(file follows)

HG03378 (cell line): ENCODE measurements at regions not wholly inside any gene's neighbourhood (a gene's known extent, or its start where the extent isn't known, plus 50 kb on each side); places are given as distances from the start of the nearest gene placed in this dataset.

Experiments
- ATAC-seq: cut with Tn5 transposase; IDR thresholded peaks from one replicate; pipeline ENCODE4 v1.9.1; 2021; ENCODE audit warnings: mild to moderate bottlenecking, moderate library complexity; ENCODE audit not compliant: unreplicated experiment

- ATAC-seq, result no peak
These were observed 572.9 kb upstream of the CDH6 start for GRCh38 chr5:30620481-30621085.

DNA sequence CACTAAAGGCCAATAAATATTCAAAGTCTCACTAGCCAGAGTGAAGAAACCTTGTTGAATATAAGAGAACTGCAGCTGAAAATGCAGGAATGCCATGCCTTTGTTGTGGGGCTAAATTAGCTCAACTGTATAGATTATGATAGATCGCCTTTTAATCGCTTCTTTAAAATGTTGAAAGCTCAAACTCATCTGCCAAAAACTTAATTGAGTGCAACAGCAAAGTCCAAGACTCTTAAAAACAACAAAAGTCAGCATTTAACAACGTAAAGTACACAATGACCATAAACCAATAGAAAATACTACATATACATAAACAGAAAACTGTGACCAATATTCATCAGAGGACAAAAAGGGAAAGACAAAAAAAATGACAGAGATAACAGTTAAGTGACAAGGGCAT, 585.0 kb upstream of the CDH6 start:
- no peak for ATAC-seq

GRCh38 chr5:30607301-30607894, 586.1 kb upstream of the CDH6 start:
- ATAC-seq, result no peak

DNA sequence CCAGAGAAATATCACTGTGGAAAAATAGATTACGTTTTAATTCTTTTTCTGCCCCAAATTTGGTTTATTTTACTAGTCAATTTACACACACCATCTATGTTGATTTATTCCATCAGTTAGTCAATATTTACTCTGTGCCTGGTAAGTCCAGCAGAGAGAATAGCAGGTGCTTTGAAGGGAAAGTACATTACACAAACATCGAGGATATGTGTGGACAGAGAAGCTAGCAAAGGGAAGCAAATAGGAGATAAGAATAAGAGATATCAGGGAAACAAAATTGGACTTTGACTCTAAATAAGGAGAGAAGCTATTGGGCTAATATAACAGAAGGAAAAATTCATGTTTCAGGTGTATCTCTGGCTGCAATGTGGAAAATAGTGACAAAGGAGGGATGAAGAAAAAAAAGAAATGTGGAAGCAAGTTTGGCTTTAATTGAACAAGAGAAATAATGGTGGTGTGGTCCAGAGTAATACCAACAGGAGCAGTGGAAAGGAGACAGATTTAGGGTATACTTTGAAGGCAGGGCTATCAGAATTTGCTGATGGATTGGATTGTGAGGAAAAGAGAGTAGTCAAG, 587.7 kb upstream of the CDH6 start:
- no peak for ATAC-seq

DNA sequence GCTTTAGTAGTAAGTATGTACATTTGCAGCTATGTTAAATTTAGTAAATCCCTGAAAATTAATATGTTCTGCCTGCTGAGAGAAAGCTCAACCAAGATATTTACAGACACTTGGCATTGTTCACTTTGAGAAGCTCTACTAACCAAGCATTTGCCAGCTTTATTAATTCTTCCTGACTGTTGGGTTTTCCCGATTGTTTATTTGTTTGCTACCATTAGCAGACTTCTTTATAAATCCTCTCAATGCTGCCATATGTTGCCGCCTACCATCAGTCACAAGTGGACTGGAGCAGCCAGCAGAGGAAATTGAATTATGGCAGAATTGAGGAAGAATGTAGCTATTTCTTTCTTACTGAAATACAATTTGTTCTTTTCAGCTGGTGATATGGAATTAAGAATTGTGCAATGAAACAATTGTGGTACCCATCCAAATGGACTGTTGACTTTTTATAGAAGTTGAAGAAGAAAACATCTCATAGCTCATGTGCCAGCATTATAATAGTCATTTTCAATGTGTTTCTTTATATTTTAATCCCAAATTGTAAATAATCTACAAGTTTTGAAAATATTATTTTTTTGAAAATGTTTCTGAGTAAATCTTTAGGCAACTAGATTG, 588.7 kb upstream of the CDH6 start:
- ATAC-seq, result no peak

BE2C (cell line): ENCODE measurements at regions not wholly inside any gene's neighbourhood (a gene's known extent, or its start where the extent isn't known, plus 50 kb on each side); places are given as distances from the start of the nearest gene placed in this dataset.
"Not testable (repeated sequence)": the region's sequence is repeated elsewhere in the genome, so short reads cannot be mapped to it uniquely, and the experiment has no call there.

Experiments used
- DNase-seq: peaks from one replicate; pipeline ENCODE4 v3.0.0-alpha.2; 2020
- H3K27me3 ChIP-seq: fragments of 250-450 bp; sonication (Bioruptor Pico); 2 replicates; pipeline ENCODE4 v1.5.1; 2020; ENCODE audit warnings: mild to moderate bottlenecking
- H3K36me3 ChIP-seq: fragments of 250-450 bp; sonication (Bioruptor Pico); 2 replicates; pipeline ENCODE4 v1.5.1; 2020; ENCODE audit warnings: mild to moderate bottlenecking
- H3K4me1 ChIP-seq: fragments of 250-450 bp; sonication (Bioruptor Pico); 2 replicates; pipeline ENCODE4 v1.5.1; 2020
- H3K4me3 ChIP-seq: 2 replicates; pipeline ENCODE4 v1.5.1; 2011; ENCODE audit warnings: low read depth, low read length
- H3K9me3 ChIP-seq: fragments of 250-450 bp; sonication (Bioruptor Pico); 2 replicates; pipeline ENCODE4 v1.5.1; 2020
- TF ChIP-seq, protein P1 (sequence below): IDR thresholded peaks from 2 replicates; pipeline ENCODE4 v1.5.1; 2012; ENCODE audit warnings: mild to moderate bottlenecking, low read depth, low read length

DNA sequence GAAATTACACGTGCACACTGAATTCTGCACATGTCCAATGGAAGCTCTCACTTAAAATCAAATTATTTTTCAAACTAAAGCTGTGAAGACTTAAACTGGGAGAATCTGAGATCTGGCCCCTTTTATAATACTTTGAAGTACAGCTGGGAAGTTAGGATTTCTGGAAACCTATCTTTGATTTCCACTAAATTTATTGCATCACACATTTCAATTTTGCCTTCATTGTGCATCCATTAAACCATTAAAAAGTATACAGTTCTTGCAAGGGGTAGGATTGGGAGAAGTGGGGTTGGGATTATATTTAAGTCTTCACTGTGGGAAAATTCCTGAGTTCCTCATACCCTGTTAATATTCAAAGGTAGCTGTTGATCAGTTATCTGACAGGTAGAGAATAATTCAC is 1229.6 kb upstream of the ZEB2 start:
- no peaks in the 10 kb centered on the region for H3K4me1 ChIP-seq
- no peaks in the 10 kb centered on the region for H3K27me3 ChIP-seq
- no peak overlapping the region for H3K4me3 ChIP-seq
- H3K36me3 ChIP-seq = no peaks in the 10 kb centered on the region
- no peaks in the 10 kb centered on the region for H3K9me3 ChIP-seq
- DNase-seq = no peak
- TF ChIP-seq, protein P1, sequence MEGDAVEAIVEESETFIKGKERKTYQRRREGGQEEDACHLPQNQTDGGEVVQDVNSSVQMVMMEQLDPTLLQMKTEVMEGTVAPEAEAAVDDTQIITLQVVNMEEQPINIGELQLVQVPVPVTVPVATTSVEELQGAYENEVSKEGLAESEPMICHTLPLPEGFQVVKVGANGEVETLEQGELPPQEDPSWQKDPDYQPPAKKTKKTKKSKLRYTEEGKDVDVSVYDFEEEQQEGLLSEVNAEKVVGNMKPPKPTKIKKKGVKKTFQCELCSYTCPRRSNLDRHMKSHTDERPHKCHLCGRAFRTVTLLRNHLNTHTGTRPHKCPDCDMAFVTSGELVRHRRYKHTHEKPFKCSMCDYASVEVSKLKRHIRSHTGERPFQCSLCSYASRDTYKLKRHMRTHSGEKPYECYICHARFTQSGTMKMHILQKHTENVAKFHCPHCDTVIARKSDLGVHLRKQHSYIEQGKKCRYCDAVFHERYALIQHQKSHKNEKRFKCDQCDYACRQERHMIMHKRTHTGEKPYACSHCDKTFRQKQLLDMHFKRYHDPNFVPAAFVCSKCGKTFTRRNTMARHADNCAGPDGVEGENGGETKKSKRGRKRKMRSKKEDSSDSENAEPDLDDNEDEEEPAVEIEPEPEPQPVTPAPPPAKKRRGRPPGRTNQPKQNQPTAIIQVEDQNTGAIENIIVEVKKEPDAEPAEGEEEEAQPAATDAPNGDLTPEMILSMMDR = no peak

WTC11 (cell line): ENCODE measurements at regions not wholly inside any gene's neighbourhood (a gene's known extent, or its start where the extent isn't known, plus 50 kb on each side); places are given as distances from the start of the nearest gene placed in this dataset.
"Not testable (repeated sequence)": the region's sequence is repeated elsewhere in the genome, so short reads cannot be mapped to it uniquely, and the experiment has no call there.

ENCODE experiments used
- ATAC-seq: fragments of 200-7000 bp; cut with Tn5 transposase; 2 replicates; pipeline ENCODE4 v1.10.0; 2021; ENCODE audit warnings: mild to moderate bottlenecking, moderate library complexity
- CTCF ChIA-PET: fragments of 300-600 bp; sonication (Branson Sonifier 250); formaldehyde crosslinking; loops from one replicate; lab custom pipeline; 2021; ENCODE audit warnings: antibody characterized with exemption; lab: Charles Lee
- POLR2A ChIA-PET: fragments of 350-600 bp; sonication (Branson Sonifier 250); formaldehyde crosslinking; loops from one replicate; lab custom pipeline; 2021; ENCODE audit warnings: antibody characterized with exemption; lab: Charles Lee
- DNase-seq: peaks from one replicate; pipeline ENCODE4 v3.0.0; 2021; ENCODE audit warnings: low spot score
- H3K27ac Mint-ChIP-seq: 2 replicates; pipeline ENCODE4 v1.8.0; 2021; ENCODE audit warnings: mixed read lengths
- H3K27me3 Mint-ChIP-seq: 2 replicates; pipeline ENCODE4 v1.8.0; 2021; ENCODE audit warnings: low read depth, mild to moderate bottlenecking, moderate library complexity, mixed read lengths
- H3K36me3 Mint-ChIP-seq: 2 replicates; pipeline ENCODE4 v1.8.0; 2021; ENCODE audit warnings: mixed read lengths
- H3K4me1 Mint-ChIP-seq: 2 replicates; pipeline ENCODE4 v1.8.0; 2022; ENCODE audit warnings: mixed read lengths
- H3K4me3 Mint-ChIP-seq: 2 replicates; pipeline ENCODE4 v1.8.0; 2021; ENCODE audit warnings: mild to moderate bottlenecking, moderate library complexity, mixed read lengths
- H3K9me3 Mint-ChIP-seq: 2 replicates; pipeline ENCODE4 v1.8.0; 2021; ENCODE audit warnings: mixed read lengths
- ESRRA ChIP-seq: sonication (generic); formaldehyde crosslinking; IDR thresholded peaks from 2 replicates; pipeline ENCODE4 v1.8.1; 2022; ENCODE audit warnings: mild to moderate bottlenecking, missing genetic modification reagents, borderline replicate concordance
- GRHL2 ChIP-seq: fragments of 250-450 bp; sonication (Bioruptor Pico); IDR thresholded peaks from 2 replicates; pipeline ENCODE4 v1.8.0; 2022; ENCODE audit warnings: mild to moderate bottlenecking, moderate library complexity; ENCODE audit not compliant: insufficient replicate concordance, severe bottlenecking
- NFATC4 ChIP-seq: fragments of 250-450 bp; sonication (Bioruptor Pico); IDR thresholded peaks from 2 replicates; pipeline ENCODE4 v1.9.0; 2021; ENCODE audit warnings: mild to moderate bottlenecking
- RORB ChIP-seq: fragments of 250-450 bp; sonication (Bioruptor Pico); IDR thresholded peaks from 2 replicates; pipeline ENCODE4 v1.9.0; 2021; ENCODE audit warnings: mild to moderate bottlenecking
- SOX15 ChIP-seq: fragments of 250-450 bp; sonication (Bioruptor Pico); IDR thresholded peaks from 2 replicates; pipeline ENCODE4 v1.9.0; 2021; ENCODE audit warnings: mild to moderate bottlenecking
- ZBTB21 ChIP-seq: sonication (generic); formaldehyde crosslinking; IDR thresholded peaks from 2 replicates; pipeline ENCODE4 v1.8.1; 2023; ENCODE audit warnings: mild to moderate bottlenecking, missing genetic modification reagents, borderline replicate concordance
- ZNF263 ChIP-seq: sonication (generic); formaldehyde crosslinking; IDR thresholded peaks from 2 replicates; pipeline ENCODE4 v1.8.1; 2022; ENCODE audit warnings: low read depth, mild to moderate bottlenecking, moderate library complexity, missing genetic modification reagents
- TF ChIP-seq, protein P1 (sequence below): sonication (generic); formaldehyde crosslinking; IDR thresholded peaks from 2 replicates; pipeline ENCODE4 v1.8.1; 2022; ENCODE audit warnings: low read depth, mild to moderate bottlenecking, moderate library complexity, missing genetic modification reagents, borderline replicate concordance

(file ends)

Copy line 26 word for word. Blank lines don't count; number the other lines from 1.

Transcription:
- no peaks in the 10 kb centered on the region for H3K27me3 ChIP-seq